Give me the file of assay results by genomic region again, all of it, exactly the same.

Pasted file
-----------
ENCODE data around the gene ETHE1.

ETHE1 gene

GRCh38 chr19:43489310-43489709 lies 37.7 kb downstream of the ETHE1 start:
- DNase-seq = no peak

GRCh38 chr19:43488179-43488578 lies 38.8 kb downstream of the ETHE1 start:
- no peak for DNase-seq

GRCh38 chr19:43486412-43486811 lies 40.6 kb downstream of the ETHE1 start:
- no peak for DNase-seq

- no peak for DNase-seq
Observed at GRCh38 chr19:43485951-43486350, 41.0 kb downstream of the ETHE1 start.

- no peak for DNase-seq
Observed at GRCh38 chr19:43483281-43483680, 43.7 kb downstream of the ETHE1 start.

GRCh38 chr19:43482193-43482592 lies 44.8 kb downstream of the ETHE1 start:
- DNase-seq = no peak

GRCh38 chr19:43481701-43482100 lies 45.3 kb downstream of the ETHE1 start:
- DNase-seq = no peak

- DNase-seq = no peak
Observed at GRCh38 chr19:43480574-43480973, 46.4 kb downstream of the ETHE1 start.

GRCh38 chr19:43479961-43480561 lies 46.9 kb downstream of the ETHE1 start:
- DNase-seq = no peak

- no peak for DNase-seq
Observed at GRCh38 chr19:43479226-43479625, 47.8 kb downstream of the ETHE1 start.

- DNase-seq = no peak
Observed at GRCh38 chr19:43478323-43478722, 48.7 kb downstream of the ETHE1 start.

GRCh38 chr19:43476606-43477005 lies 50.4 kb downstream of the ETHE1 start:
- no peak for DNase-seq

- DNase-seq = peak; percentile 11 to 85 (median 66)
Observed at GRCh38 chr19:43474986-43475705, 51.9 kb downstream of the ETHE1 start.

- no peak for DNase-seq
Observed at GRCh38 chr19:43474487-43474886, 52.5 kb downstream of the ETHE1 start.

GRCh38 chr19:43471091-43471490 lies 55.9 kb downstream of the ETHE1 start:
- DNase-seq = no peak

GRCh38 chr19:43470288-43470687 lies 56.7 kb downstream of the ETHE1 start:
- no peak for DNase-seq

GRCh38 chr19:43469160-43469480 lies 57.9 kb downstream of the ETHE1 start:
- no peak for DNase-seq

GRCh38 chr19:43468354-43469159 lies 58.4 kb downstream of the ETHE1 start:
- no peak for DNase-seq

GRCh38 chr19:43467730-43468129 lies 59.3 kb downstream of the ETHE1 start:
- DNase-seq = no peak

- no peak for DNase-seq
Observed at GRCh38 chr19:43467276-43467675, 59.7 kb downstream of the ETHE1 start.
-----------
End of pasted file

ENCODE data around the gene ETHE1.

ETHE1 gene

GRCh38 chr19:43489310-43489709 lies 37.7 kb downstream of the ETHE1 start:
- DNase-seq = no peak

GRCh38 chr19:43488179-43488578 lies 38.8 kb downstream of the ETHE1 start:
- no peak for DNase-seq

GRCh38 chr19:43486412-43486811 lies 40.6 kb downstream of the ETHE1 start:
- no peak for DNase-seq

- no peak for DNase-seq
Observed at GRCh38 chr19:43485951-43486350, 41.0 kb downstream of the ETHE1 start.

- no peak for DNase-seq
Observed at GRCh38 chr19:43483281-43483680, 43.7 kb downstream of the ETHE1 start.

GRCh38 chr19:43482193-43482592 lies 44.8 kb downstream of the ETHE1 start:
- DNase-seq = no peak

GRCh38 chr19:43481701-43482100 lies 45.3 kb downstream of the ETHE1 start:
- DNase-seq = no peak

- DNase-seq = no peak
Observed at GRCh38 chr19:43480574-43480973, 46.4 kb downstream of the ETHE1 start.

GRCh38 chr19:43479961-43480561 lies 46.9 kb downstream of the ETHE1 start:
- DNase-seq = no peak

- no peak for DNase-seq
Observed at GRCh38 chr19:43479226-43479625, 47.8 kb downstream of the ETHE1 start.

- DNase-seq = no peak
Observed at GRCh38 chr19:43478323-43478722, 48.7 kb downstream of the ETHE1 start.

GRCh38 chr19:43476606-43477005 lies 50.4 kb downstream of the ETHE1 start:
- no peak for DNase-seq

- DNase-seq = peak; percentile 11 to 85 (median 66)
Observed at GRCh38 chr19:43474986-43475705, 51.9 kb downstream of the ETHE1 start.

- no peak for DNase-seq
Observed at GRCh38 chr19:43474487-43474886, 52.5 kb downstream of the ETHE1 start.

GRCh38 chr19:43471091-43471490 lies 55.9 kb downstream of the ETHE1 start:
- DNase-seq = no peak

GRCh38 chr19:43470288-43470687 lies 56.7 kb downstream of the ETHE1 start:
- no peak for DNase-seq

GRCh38 chr19:43469160-43469480 lies 57.9 kb downstream of the ETHE1 start:
- no peak for DNase-seq

GRCh38 chr19:43468354-43469159 lies 58.4 kb downstream of the ETHE1 start:
- no peak for DNase-seq

GRCh38 chr19:43467730-43468129 lies 59.3 kb downstream of the ETHE1 start:
- DNase-seq = no peak

- no peak for DNase-seq
Observed at GRCh38 chr19:43467276-43467675, 59.7 kb downstream of the ETHE1 start.